When I’m not looking up, I fall down

“Am I good enough?” Have you ever asked yourself that? “Will I measure up? Can I ever do what is expected of me, or will I disappoint all of us? Oh, and how will I ever live with myself again if I do?!”

I have asked myself those questions. I wish I could say all of these “self-doubts” were just a distant memory, but they’re not. When I feel like it really counts, that I really want to do well, than I remember all the right wrong thoughts to keep me worried so much that I lose my focus.

I want to be the best person I can be, but what does that look like, and at what cost must it be achieved? I am ashamed that I am still so much of my own glory-hound. I want to feel good only by looking good. And I will pay most costs that are put in front of me.

I will worry; I will think more about myself than I typically do; I will get anxious and irritable, even snapping at my family; I will insist on having my way and see no other way to enjoy myself now unless I can guarantee that later I shall be a success in all eyes including my own.

Certain peoples eyes are more difficult to light up than others, and those are often the ones that are more important to me. But they don’t always have to be. Sometimes I worry the most about eyes that light up pretty regularly. I ask myself, “What if they feel like I’ve changed; what if how I acted in a certain situation is remembered with disapproval to the same degree that I recall the embarrassment.

Okay, so my pride is really blowing up here — I hate disappointment. I feel like I can handle anything of this kind from other people, but not from myself. The disappointment I cause myself — which is always ratcheted up by fears that I have permanently lost the respect that I covet so much from others — is one of the most difficult things for me to handle.

In fact, I fear I don’t handle them at all really. If I did, I would get to the root of this disturbance of the heart and give it to God just as well as I could. If the symptoms were persistent still, then I would keep digging, realizing that this was not a small thing that God was laying on my conscience — He wants a big contribution of repentance for an equally large sum of sin.

This realization doesn’t scare me much any more, it is the fact that I still go so long without it. I think I can handle my heart on my own; that all I need is to get my own way and I’ll be fine. Won’t I get it? That is not the way — things are not as simple as being able to believe everything my lying flesh tells me!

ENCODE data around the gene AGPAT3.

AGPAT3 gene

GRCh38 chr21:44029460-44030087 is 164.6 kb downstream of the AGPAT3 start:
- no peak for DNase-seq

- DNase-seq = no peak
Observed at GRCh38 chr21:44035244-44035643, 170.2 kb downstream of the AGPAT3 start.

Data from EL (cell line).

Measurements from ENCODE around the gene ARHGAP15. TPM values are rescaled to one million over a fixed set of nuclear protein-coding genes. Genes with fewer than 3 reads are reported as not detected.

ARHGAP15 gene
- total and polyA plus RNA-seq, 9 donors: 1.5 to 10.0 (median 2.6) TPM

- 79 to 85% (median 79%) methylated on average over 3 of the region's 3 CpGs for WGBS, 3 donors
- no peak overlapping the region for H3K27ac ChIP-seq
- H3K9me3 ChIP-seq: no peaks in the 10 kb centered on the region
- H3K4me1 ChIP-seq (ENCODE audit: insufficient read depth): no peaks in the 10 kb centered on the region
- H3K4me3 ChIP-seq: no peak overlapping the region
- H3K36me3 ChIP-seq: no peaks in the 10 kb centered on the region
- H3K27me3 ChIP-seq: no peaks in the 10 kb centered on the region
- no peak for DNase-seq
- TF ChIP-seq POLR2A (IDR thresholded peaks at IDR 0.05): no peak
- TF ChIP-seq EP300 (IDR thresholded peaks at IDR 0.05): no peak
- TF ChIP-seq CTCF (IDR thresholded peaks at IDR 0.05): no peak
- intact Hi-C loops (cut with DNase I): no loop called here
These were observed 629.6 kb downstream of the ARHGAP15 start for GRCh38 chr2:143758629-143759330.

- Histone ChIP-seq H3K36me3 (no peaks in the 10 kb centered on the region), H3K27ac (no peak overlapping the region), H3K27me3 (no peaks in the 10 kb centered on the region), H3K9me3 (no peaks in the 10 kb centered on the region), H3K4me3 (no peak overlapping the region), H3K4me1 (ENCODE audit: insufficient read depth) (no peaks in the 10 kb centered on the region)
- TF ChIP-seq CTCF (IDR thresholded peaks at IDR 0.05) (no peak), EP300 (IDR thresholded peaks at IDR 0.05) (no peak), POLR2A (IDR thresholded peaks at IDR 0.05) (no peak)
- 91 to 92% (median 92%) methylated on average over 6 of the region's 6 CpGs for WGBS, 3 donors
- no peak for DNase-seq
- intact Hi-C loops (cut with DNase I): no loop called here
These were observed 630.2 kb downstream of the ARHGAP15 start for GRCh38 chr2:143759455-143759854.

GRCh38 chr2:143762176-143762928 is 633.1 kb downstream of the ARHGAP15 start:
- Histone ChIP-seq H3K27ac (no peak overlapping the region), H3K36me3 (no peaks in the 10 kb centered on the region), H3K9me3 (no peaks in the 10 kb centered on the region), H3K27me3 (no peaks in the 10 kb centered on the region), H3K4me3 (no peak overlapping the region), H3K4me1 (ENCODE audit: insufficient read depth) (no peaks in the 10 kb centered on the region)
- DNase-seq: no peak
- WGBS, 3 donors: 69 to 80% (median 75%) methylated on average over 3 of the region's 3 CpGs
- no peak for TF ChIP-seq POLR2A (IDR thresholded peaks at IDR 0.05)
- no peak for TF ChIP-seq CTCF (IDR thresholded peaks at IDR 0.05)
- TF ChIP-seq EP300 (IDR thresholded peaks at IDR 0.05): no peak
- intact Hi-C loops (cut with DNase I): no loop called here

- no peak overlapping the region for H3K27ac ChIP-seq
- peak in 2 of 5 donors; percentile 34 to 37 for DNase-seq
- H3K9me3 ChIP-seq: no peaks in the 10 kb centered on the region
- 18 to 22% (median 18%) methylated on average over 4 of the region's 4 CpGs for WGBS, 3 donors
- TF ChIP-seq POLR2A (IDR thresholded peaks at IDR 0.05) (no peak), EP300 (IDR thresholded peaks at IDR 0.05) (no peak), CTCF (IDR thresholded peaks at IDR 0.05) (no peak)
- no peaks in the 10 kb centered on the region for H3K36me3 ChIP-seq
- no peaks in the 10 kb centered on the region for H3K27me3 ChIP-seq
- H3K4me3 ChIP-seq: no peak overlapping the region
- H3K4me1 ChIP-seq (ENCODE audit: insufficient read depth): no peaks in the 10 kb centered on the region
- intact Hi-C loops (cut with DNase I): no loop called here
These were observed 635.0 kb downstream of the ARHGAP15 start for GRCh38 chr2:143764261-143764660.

I need to face this arbitrary nonsense and turn from listening to it to heeding something stronger, something more vital to my existence. Something I can only call the Word of God and the constant affirmation of His Holy Spirit. I can go on in this life alone! All I’m good at in the natural (being under my own power) is going in circles because Christ is the only One who is capable of moving my stagnant, sinning self forward.

Forward into more of a view of grace, more of an experience of His glory, more of a dependence on His mercy. God is what I need to be assured of, and the rest of life can be what it will be. And I can live with whatever that is — I just need to remind myself to stand on the truth of who God is and not the fickle framework of who I am — which will always be a dangerous lie without Christ at the head.

Are all sins really deserving of death?

I was reading a small section of Deuteronomy in my devotions this morning and came upon something in God’s law that I felt like I had to fix. How could God say this, I wondered, why would He allow the sin of His people Israel to get to the point of capital punishment?

The problem that I was considering was that a son would be put to death for disobeying his parents. The text in chapter 21 describes the law for sons guilty of disobedience to the parental honor commandment this way:

When a man has a stubborn son, a real rebel who won’t do a thing his mother and father tell him, and even though they discipline him he still won’t obey, his father and mother shall forcibly bring him before the leaders at the city gate and say to the city fathers, “This son of ours is a stubborn rebel; he won’t listen to a thing we say. He’s a glutton and a drunk.”

Then all the men of the town are to throw rocks at him until he’s dead. You will have purged the evil pollution from among you. All Israel will hear what’s happened and be in awe.